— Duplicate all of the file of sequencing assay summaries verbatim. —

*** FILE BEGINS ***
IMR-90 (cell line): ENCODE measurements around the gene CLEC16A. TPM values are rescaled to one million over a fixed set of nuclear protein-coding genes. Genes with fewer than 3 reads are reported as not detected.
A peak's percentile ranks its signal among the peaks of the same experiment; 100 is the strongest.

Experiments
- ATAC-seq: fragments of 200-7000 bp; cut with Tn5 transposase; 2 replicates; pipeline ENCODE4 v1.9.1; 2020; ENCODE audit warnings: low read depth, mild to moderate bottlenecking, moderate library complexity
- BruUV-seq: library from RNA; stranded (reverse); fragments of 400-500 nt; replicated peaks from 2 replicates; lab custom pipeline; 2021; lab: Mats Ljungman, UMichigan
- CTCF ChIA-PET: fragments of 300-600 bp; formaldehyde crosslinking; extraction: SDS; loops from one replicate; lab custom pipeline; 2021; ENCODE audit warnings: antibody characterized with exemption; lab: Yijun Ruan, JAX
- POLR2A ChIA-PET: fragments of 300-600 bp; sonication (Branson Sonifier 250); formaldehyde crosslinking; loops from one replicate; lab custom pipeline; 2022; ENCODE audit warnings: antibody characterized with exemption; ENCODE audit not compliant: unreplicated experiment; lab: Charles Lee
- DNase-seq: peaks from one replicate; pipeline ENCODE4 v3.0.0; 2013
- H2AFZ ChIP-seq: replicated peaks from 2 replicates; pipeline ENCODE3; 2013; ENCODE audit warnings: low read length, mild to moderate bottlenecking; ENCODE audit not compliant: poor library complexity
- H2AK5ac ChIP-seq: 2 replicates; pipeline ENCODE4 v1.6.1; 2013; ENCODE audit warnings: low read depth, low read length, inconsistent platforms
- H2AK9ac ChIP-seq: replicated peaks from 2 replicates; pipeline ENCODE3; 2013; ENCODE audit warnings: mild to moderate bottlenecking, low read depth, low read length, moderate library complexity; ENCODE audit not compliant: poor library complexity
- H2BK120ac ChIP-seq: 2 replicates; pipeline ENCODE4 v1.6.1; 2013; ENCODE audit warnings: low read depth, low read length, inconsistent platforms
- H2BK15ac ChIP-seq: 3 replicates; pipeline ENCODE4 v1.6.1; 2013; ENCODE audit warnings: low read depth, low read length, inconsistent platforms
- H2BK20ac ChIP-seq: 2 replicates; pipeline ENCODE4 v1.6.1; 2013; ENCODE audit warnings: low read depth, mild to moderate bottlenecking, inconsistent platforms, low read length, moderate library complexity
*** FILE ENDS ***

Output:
IMR-90 (cell line): ENCODE measurements around the gene CLEC16A. TPM values are rescaled to one million over a fixed set of nuclear protein-coding genes. Genes with fewer than 3 reads are reported as not detected.
A peak's percentile ranks its signal among the peaks of the same experiment; 100 is the strongest.

Experiments
- ATAC-seq: fragments of 200-7000 bp; cut with Tn5 transposase; 2 replicates; pipeline ENCODE4 v1.9.1; 2020; ENCODE audit warnings: low read depth, mild to moderate bottlenecking, moderate library complexity
- BruUV-seq: library from RNA; stranded (reverse); fragments of 400-500 nt; replicated peaks from 2 replicates; lab custom pipeline; 2021; lab: Mats Ljungman, UMichigan
- CTCF ChIA-PET: fragments of 300-600 bp; formaldehyde crosslinking; extraction: SDS; loops from one replicate; lab custom pipeline; 2021; ENCODE audit warnings: antibody characterized with exemption; lab: Yijun Ruan, JAX
- POLR2A ChIA-PET: fragments of 300-600 bp; sonication (Branson Sonifier 250); formaldehyde crosslinking; loops from one replicate; lab custom pipeline; 2022; ENCODE audit warnings: antibody characterized with exemption; ENCODE audit not compliant: unreplicated experiment; lab: Charles Lee
- DNase-seq: peaks from one replicate; pipeline ENCODE4 v3.0.0; 2013
- H2AFZ ChIP-seq: replicated peaks from 2 replicates; pipeline ENCODE3; 2013; ENCODE audit warnings: low read length, mild to moderate bottlenecking; ENCODE audit not compliant: poor library complexity
- H2AK5ac ChIP-seq: 2 replicates; pipeline ENCODE4 v1.6.1; 2013; ENCODE audit warnings: low read depth, low read length, inconsistent platforms
- H2AK9ac ChIP-seq: replicated peaks from 2 replicates; pipeline ENCODE3; 2013; ENCODE audit warnings: mild to moderate bottlenecking, low read depth, low read length, moderate library complexity; ENCODE audit not compliant: poor library complexity
- H2BK120ac ChIP-seq: 2 replicates; pipeline ENCODE4 v1.6.1; 2013; ENCODE audit warnings: low read depth, low read length, inconsistent platforms
- H2BK15ac ChIP-seq: 3 replicates; pipeline ENCODE4 v1.6.1; 2013; ENCODE audit warnings: low read depth, low read length, inconsistent platforms
- H2BK20ac ChIP-seq: 2 replicates; pipeline ENCODE4 v1.6.1; 2013; ENCODE audit warnings: low read depth, mild to moderate bottlenecking, inconsistent platforms, low read length, moderate library complexity